“You’ve done this before. Well, so have I.”
Rosie (Reece Lyons) is stuck in a public bathroom waiting for the threat of violence on the other side of the door to pass. We wait with her as she recounts significant moments of connection she has experienced in public bathrooms. Written by Travis Alabanza, Overflow is about transphobic harassment in public toilets, friendships, and stare-at-the-floor allyship.
Moving around Max Johns’ visually vaporwave-like set, Lyons revels in every word of her ode to the ‘pre-emptive piss.’ The pre-emptive piss is one planned ahead instead of waiting until you really need to go. Rosie’s pre-emptive piss monologue turns out to be a tool for survival. Rosie and her friend Charlotte made a rule: if Rosie finishes delivering a monologue of her choosing and the external threat is still there, she has to call Charlotte for help. The audience laughs, realising the pre-emptive piss is that monologue. But my heart strains thinking about how trans people must find unique ways like this to survive. Bangs at the door disrupt Rosie’s monologue. She flinches. The pipes above her drip. We know what is going to happen from the first trickle. It’s not a question of if this bathroom will flood, but when.
Rosie’s monologue about the joys of a pre-emptive piss is ultimately about being in control of your body, something that is not guaranteed for trans and non-binary people in public bathrooms. Last year, I wrote a dialogue for Exeunt with my partner and collaborator, Oli Isaac, responding to the transphobic outrage over the Old Vic’s gender neutral toilets. When Rosie recalls a conversation with her best friend Zee about wanting gender to be boring, I feel it. I don’t want to write about toilets anymore.
Alabanza’s writing captures the complexities of transfeminine misogyny. Particularly, that violence toward trans women and transfeminine people is not just enacted by men. That the people banging on the door could be anyone. There is a moment when Rosie refers to men as a flood. Alabanza uses this analogy to excavate why some cis women choose to side with cis men against trans women and transfeminine people. The flood is too vast, too uncontrollable, to know how or where to even begin tackling it. These cis women have been bailing water out of a sinking boat for so long that suppressing trans women and transfeminine people feels like something they can finally solve. An attainable goal. As if trans people aren’t drowning in the same flood too.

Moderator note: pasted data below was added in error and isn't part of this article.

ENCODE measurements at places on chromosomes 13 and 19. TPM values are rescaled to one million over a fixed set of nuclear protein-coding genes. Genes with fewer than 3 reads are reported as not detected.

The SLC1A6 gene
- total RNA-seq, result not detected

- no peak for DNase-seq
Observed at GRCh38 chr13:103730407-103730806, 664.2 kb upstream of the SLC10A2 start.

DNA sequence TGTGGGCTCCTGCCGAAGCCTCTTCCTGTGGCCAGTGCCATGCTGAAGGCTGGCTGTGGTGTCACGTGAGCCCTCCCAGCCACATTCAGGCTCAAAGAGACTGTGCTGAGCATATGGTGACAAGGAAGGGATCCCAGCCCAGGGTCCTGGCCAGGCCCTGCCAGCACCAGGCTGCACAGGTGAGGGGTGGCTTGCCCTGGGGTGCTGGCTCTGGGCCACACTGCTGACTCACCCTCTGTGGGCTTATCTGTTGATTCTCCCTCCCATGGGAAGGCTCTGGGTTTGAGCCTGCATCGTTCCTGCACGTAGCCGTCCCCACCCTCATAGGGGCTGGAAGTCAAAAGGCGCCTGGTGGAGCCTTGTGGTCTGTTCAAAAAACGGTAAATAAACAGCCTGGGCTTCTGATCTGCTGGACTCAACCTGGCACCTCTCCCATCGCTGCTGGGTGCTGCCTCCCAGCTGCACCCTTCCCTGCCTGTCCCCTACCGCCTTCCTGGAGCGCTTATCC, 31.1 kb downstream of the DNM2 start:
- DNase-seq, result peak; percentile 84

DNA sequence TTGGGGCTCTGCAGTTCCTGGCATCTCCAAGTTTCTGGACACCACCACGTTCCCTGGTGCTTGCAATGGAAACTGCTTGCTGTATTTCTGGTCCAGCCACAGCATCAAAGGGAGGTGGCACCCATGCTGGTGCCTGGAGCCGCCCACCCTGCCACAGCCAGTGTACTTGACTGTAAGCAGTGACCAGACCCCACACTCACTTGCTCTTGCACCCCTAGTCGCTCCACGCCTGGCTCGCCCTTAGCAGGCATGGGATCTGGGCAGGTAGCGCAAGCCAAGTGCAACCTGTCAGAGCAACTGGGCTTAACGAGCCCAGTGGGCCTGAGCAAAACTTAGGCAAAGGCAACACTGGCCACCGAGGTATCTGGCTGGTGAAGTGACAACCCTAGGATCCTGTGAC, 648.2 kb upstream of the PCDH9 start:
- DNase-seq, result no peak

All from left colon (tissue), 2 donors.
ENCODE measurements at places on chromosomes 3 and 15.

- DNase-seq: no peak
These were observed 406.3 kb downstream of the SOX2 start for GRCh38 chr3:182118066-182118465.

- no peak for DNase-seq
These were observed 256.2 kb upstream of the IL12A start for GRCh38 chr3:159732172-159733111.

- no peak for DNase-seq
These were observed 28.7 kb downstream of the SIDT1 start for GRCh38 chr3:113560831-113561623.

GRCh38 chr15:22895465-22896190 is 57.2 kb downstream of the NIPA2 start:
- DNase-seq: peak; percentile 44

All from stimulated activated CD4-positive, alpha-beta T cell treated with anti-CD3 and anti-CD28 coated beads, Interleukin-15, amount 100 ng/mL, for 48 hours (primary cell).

Rosie and Charlotte’s friendship highlights how knotty and complex friendships with cis people can be. What does it mean to deeply love someone who is also friends with transphobes? How do you continue investing in a friendship when the other person never challenges others’ views on your right to exist? Friendships with cis people feel fragile, like they’re built on a foundation of quicksand. You love them. Profoundly. But as the headlines continue to mount, there’s a low level persistent fear that your cis friends could reveal themselves and pull the whole thing down. When recounting the first time she felt welcomed in a woman’s public bathroom, Rosie singles out a woman whose name she can’t remember, but told her “it’s not about your passport, just your energy.” She later mentions that she wants to call her up “just to check she hasn’t changed her mind.” It is that insecurity that underlies Rosie’s friendship with Charlotte.
Rosie’s recollection of public toilets have moments of joy and warmth too. She celebrates the multiple purposes a public bathroom can assume simultaneously: a hair and beauty salon; a therapist couch; an AA meeting. It is a place she has felt affirmed by other women, “like someone opening a door to a place where you were always meant to go.” A place where she now hides from people trying to force open that same door. With every bang at the bathroom door, Rosie reminisces about a place that used to be her “sanctuary.” The term ‘sanctuary’ possesses multiple meanings: it can be defined as an oasis, or refer to a place to seek shelter from danger. For Rosie, its definition depends on who waits to meet her at that door.
I think that Alabanza’s study of Rosie and Charlotte’s friendship are the moments Overflow is at its strongest. At other times, the pacing in Overflow is jarring (such as Rosie shouting “stop tweeting” to the random twitter sound effect used once and then dropped). There are also moments where you can hear the writer speaking rather than Rosie; where the intimate character study is swapped out for more of an intellectualised self-analysis of Rosie’s own experiences. But there is a moment towards the end where a potential, hopeful solidarity crystallises, showing how Charlotte and Rosie are both targets of misogyny and warped societal views. Rosie mentions that her cis girlfriends “who look a bit butch” also face hostile glances and unwelcome whispers in public bathrooms. Cis women have a stake in this battle too. It’s not about saving Rosie, she can save herself; it’s about who will stop watching her drown, and start helping her bail the water out.
Overflow is now available to watch online, but I first saw it on the eve of London’s move into Tier 4, less than 24 hours before the live run was cut short. A member of staff came out before the performance and half-joked about another lockdown. It was bittersweet, knowing that this would be the last live performance I would experience in… well, who knows. So I tried to take in as much as I could:
-The reverberations of Gossip’s Standing in the Way of Control.
-The wet thumps of tissue pulp flung at the wall.
-Rosie’s smile and then, the deluge.
Overflow is available online via Bush Theatre until 23rd January. More info and tickets here.